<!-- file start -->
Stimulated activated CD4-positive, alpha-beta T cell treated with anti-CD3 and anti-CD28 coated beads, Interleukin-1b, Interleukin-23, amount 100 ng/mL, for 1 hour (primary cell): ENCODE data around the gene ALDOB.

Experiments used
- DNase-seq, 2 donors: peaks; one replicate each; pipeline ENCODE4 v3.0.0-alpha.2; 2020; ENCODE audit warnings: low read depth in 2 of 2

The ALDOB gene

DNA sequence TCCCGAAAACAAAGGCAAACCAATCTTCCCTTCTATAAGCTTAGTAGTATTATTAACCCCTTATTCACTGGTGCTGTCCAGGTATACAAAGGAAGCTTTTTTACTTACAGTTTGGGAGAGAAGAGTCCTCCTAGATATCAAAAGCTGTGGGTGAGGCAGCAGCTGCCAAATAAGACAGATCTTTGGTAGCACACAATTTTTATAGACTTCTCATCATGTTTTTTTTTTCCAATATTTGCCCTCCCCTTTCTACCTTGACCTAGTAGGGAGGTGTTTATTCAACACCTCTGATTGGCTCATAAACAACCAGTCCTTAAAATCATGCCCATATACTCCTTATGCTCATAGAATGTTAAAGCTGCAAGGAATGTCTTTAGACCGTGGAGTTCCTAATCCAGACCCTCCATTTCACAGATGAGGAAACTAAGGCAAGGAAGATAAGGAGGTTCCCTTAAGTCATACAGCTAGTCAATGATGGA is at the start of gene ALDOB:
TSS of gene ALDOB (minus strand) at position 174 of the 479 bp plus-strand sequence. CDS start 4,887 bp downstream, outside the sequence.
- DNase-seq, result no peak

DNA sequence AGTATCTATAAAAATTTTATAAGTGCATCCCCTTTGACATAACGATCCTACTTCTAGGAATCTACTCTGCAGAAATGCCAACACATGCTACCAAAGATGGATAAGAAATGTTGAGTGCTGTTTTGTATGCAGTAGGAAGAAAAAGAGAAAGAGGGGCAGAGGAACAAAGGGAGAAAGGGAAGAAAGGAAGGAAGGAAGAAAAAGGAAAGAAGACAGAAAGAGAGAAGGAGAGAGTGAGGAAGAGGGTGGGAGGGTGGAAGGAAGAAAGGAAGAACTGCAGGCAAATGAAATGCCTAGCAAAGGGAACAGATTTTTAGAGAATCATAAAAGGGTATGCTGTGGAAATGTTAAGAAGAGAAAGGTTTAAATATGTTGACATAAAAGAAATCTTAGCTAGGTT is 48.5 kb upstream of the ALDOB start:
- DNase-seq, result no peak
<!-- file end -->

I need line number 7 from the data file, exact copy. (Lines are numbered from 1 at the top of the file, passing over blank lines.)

- DNase-seq, result no peak